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Nawk - SED problems

Posted on 2008-10-01
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Last Modified: 2013-11-05
Hi all,

Could anyone tell me what's wrong with script below?

echo "Please enter username"
read name
echo "please enter new gid"
read id

sed 's/$name:.*:.*:$id:.*:.*:.*' /etc/passwd > logfile

or

nawk -F: -v user=$"name" '$1 == user{print $1 $4 == "$id}' /etc/passwd

i think i have a syntax error

please help
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Question by:c00kie88
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Expert Comment

by:Tintin
ID: 22621173
When you use single quotes, the variables $name and $id are treated literally.

Are you actually trying to modify the contents of /etc/passwd?  If so, then I would strongly suggest you don't use this approach and use the usermod command.
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Author Comment

by:c00kie88
ID: 22621865
i can;t use usemod as you need root permission..

I have to make a script for non-root user to be able to change all those fields..

I'm having a problem with sed syntax. Anyone can help me?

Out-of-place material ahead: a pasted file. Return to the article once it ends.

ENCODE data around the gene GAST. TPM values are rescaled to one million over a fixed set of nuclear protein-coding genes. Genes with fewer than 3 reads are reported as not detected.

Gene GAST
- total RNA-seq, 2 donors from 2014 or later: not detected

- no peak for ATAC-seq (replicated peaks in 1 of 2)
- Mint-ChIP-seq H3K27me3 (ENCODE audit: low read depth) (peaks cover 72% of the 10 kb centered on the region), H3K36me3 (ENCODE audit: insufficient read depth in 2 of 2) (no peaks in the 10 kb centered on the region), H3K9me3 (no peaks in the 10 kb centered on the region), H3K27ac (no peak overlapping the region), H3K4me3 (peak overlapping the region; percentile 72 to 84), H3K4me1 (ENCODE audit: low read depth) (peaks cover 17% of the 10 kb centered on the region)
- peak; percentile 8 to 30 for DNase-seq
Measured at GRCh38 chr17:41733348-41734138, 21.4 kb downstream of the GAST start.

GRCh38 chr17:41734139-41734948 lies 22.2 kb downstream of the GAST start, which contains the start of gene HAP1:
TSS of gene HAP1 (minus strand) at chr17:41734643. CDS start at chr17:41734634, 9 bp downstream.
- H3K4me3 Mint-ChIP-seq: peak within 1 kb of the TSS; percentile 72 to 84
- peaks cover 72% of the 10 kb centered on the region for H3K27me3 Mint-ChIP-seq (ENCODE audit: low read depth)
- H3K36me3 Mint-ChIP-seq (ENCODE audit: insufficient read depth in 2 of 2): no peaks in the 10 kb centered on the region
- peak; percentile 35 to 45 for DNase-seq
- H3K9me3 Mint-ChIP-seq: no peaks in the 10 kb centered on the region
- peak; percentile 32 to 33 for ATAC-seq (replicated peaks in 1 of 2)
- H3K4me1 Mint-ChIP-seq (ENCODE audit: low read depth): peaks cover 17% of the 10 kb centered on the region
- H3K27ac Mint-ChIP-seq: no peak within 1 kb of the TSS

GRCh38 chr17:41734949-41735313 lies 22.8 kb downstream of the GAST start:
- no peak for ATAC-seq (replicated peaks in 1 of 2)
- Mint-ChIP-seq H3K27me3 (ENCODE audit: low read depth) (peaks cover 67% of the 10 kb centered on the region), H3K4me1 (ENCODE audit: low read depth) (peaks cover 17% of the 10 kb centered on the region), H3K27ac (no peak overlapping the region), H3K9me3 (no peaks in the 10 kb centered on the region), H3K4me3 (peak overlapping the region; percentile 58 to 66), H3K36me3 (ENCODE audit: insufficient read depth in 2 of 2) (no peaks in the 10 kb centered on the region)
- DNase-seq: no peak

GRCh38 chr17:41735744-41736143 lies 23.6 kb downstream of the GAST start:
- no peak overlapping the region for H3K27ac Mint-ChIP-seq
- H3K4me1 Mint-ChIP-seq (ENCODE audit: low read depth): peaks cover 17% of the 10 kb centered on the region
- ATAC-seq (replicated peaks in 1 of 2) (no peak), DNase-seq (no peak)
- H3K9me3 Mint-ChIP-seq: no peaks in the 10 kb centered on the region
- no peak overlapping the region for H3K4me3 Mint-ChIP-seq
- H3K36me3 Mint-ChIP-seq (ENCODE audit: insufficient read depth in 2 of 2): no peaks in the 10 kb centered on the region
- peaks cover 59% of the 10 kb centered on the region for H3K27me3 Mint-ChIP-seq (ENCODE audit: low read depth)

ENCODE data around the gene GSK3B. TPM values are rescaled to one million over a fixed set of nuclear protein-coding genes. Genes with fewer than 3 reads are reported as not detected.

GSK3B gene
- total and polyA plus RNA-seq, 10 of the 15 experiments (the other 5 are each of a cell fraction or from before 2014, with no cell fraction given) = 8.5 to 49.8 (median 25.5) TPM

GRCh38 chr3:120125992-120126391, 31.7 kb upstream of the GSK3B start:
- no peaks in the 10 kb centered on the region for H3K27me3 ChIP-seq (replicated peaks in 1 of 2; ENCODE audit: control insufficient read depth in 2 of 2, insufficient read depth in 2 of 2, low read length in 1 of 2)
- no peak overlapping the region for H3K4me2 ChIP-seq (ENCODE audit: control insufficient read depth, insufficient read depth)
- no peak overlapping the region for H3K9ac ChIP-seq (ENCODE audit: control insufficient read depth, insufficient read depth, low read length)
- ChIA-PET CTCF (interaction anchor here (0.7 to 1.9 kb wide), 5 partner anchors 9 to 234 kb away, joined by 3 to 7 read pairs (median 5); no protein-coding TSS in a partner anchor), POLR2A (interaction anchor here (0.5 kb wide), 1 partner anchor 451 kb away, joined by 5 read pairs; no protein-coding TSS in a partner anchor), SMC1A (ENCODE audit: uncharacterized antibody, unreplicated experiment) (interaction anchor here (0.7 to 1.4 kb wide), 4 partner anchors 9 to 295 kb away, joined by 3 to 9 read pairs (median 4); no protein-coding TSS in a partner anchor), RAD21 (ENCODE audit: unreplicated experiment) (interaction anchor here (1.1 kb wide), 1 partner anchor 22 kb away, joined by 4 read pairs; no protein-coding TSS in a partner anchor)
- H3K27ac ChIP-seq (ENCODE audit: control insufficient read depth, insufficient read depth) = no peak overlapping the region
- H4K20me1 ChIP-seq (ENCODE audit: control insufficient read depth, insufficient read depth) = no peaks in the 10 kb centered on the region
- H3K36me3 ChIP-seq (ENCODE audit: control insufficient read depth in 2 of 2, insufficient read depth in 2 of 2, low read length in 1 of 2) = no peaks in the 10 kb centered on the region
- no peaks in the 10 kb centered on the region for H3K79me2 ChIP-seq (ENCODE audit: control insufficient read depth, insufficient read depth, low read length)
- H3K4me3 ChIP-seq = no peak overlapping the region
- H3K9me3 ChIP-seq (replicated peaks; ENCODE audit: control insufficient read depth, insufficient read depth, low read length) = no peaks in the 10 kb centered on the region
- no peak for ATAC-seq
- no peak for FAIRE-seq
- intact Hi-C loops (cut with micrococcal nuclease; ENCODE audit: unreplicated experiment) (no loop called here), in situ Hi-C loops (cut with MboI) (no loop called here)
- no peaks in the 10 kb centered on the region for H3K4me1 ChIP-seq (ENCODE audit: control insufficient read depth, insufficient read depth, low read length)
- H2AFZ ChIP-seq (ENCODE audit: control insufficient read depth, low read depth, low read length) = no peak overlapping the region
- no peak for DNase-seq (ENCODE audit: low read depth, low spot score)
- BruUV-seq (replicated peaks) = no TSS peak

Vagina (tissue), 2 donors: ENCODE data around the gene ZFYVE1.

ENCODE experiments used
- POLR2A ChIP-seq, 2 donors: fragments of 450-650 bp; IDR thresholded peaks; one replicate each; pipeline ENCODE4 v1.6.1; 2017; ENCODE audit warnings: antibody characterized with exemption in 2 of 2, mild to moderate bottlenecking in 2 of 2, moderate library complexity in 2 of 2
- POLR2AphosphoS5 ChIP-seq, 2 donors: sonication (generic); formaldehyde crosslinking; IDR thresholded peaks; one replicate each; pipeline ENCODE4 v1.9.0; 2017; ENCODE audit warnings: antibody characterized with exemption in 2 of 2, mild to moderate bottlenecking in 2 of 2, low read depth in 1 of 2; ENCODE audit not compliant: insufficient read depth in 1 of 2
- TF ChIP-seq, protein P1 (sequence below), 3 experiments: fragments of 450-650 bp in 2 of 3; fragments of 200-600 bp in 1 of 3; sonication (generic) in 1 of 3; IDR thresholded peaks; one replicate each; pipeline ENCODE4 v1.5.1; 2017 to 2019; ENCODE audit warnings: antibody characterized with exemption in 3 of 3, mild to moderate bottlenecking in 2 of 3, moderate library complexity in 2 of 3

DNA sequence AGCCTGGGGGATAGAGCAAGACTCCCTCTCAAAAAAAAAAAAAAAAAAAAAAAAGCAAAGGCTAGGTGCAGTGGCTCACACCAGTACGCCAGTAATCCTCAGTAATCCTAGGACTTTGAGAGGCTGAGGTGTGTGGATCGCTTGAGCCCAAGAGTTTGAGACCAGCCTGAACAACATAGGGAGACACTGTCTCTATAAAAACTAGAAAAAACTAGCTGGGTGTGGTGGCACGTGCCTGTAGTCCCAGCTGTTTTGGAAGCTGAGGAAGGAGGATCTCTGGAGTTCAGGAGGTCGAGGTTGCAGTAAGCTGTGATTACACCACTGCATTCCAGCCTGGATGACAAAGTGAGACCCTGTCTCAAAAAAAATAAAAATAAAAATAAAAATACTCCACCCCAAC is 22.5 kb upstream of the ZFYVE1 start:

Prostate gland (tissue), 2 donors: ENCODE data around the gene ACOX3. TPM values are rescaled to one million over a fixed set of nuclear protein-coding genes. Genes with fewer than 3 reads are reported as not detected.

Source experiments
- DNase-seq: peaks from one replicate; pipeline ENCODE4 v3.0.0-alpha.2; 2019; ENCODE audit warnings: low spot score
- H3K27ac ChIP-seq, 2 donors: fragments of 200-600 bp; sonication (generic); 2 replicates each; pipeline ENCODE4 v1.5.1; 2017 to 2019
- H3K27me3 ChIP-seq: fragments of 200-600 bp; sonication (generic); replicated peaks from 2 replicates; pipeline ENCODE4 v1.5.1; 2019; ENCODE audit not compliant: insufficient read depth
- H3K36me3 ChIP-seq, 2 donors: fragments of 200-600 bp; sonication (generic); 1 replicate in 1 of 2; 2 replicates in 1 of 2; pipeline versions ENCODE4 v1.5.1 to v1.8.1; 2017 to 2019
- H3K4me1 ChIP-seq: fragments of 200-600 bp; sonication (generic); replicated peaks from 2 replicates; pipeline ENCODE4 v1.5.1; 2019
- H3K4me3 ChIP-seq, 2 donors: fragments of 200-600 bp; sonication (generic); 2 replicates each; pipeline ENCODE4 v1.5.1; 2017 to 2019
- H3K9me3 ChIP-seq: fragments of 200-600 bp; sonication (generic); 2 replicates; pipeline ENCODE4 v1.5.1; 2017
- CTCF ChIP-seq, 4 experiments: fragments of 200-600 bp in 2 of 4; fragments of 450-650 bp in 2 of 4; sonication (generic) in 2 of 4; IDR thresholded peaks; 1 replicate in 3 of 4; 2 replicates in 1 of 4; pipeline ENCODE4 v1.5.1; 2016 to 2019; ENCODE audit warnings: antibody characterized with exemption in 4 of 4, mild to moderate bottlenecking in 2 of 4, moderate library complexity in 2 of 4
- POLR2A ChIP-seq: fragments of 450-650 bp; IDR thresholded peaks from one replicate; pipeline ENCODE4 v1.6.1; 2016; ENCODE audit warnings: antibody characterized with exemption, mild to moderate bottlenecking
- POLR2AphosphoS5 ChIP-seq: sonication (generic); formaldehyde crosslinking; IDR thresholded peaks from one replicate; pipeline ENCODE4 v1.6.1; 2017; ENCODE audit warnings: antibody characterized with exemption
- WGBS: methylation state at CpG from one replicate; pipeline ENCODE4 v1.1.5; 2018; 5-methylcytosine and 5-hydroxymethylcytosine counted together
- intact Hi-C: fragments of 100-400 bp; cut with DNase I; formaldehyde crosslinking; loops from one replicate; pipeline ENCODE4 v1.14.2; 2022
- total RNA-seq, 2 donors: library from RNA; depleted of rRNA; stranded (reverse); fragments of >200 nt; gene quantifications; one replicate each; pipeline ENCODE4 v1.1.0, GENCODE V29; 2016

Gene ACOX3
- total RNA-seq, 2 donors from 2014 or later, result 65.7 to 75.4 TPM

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LVL 48

Expert Comment

by:Tintin
ID: 22622023
You would be much better off using sudo and usermod.  How is a non-root user going to make the changes anyway?

I have given you an answer to the problem with your use of sed.  Use double quotes instead of single quotes.
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Author Comment

by:c00kie88
ID: 22622055
yeah.. but it does not fix the overall problem..

Does not matter..
Thanks anyway..

I will figure it out myself

Thanks for trying
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Tintin earned 125 total points
ID: 22622159
Here's the fix for your sed statement (I've tested it)


sed "s/\($user:.:[0-9]*:\)[0-9]*:\(.*\)/\1$id\2/" /etc/passwd

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by:Mysidia
ID: 22656333
awk -F: '/^'${name}':/ {OFS=":";  $4='${id}';  print $0   }'  /etc/passwd


Regarding earlier scripts,  the reason you're having problems:

sed 's/$name:.*:.*:$id:.*:.*:.*' /etc/passwd > logfile
^^^^^^^^^^^^^^^^^^^
this is not a well-formed substitution.
$ variables are interpreted by your shell, not sed.
you'd need to use double quotes,  single-quotes mean $name and
$id won't be expanded.. instead you're looking for a user named "$name"

Second, when performing a substitution with sed, you need two clauses,
you only have one

a sed substitution looks like this:

sed 's/XAX/XBX/'

which means "Replace the match XAX with XBX"

syntactically what your script uses is
sed 's/XAX'

So you need to terminate the first part of the s// command, then
enter the target substitution, and terminate that with a / also.





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